Dietary Effects on Gene Expression in Mammary Tumorigenesis
Although a large number of epidemiological studies in humans1–6 and dietary experiments in rats7–14 and in mice15–19 have been published on the relationship of dietary fat to breast cancer incidence, this important health question has not been resolved and has become instead increasingly controversial. Animal studies have strongly suggested that there is a mammary tumor promoting effect of diets high in total fat (approximately 20% fat by weight or 40% fat in calories, which is similar to the American diet) as compared to diets low in total fat (approximately 5% fat by weight or 10% fat in calories, which is similar to the Japanese diet)20. In the animal studies, diets with a greater proportion of unsaturated fats (specifically corn oil) were more effective than diets rich in saturated fats in increasing mammary tumor incidence and/or reducing the latent period of mammary tumor appearance21–23. The epidemiological data in humans have been for the most part based on comparison of breast cancer incidence and fat consumption in different countries worldwide5. Recently, however, two prospective epidemiological studies24,25 involving a large cohort of women have suggested a lack of evidence for a relationship between a high fat diet and human breast cancer for middle-aged and post- menopausal women. These studies did not, however, rule out that dietary fat may have an effect during childhood and adolescence. Also, differences in breast cancer risk due to a low fat diet may be manifested only at fat levels far below what is considered low fat in a Western diet.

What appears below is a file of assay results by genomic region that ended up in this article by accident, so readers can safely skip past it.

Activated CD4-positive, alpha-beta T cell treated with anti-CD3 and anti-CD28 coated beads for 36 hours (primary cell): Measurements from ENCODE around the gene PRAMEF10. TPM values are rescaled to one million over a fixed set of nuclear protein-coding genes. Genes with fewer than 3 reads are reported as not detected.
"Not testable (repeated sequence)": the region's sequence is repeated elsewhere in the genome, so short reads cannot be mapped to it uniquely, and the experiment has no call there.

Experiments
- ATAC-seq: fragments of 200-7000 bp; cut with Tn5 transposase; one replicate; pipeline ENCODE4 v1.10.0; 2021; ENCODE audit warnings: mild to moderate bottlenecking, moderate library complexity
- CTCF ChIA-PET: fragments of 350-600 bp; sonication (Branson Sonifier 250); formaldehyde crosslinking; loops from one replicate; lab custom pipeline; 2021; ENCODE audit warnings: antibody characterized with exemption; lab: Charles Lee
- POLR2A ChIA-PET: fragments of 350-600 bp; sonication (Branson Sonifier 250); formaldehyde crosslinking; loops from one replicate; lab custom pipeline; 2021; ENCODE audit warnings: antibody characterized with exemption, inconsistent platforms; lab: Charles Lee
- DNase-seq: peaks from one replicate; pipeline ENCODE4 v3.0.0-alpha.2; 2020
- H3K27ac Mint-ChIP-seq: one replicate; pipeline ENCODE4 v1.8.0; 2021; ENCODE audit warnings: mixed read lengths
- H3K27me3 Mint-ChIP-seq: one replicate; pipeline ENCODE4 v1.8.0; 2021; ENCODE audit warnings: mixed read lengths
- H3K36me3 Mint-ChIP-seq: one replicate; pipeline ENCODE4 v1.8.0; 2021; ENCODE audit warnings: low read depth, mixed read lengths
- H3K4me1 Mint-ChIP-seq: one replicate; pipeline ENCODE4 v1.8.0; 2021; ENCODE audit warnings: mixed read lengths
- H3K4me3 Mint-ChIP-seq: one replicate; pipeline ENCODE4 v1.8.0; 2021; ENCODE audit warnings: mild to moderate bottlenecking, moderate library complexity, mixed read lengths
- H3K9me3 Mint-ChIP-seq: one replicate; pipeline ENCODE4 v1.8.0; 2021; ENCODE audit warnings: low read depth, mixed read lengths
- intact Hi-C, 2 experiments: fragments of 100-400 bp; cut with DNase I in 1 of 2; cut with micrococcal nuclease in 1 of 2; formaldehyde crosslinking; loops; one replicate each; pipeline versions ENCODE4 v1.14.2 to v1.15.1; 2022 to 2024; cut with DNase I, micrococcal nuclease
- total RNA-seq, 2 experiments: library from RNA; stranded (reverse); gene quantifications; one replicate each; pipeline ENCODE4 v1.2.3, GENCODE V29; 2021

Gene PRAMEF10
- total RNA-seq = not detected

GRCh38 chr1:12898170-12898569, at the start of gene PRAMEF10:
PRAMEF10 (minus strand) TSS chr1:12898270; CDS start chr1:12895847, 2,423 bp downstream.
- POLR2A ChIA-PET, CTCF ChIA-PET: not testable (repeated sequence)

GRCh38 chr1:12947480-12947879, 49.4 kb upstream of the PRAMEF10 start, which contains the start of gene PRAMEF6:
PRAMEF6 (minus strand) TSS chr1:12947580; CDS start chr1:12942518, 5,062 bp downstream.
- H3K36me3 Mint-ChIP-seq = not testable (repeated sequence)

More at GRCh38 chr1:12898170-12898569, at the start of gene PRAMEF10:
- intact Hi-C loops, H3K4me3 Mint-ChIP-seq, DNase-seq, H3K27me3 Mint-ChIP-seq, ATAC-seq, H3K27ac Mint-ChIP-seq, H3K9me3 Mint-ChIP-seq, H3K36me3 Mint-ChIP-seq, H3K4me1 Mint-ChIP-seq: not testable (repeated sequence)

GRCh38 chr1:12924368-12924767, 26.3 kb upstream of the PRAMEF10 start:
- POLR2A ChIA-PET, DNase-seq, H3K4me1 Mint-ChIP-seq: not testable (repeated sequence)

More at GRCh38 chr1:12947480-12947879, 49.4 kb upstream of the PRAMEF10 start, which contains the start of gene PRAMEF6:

KeywordsMammary Gland Mammary Tumor Mouse Mammary Tumor Virus Mammary Tumorigenesis Lactate Mammary Gland
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